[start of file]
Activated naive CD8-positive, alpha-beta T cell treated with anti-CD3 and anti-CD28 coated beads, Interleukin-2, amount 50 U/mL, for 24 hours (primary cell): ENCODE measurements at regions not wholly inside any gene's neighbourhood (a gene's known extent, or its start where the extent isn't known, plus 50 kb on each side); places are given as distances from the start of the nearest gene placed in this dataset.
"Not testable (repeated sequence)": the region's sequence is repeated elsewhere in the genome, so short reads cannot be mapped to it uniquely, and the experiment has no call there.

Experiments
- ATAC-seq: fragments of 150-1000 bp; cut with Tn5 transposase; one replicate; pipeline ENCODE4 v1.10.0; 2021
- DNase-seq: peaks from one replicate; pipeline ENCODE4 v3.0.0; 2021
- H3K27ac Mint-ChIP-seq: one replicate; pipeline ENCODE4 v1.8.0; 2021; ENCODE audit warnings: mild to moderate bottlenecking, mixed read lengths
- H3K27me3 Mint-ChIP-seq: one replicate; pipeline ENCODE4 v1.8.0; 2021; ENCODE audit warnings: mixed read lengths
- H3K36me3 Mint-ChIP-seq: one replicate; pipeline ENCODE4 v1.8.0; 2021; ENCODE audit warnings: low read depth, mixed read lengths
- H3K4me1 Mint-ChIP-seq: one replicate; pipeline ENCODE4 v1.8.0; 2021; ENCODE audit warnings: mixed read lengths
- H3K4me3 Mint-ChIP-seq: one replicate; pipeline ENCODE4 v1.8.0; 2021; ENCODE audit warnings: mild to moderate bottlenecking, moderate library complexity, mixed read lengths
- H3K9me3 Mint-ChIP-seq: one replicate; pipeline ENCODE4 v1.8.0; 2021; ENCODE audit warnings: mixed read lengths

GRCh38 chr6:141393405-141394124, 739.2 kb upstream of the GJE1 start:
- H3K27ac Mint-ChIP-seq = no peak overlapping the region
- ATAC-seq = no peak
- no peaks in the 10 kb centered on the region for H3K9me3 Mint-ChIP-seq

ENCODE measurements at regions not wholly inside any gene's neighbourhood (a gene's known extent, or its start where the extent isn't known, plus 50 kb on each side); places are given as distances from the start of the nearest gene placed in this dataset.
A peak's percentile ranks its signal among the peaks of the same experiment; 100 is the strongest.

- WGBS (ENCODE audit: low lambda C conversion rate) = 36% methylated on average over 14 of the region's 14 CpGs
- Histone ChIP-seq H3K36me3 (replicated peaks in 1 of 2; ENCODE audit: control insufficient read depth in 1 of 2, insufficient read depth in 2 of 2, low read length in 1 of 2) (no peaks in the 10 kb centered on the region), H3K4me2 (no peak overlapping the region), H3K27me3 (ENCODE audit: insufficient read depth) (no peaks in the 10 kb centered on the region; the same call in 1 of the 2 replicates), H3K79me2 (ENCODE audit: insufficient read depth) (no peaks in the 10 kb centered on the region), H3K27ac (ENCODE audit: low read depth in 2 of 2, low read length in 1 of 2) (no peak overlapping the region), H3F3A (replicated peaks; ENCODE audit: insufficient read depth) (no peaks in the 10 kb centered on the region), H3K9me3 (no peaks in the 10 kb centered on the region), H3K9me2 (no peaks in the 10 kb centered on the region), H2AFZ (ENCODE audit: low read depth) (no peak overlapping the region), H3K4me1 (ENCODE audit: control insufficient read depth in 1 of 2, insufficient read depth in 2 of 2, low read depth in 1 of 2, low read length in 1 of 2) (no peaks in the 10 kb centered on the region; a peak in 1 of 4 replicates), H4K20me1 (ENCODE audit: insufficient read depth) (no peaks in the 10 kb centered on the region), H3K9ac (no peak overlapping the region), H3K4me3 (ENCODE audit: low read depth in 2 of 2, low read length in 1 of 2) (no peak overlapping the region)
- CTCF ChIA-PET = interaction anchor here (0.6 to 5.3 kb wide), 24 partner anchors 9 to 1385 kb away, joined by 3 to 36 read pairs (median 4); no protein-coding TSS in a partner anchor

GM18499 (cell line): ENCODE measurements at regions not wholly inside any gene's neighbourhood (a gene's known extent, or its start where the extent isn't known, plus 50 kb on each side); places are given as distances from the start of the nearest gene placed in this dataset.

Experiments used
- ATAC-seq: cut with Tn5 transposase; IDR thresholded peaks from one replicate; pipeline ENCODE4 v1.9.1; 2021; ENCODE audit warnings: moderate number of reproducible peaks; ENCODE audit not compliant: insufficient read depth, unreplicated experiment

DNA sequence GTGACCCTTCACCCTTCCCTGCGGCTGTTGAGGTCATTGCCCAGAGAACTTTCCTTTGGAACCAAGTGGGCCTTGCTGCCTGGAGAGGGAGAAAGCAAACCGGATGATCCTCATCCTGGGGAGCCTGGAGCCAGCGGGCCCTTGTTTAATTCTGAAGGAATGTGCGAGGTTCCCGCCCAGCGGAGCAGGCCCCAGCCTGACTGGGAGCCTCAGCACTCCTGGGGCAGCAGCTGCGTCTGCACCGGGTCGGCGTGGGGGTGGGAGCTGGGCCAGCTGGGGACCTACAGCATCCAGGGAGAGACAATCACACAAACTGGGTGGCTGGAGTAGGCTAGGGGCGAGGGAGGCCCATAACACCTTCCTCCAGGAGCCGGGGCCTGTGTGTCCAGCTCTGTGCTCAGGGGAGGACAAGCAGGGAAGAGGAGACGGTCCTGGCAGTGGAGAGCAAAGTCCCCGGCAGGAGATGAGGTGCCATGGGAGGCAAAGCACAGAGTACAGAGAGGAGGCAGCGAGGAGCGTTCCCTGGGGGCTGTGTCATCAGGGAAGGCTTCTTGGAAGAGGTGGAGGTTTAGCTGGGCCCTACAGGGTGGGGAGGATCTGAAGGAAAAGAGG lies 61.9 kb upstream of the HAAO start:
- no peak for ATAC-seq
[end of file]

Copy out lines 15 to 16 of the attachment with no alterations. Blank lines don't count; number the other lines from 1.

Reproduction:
- no peaks in the 10 kb centered on the region for H3K9me3 Mint-ChIP-seq

ENCODE measurements at regions not wholly inside any gene's neighbourhood (a gene's known extent, or its start where the extent isn't known, plus 50 kb on each side); places are given as distances from the start of the nearest gene placed in this dataset.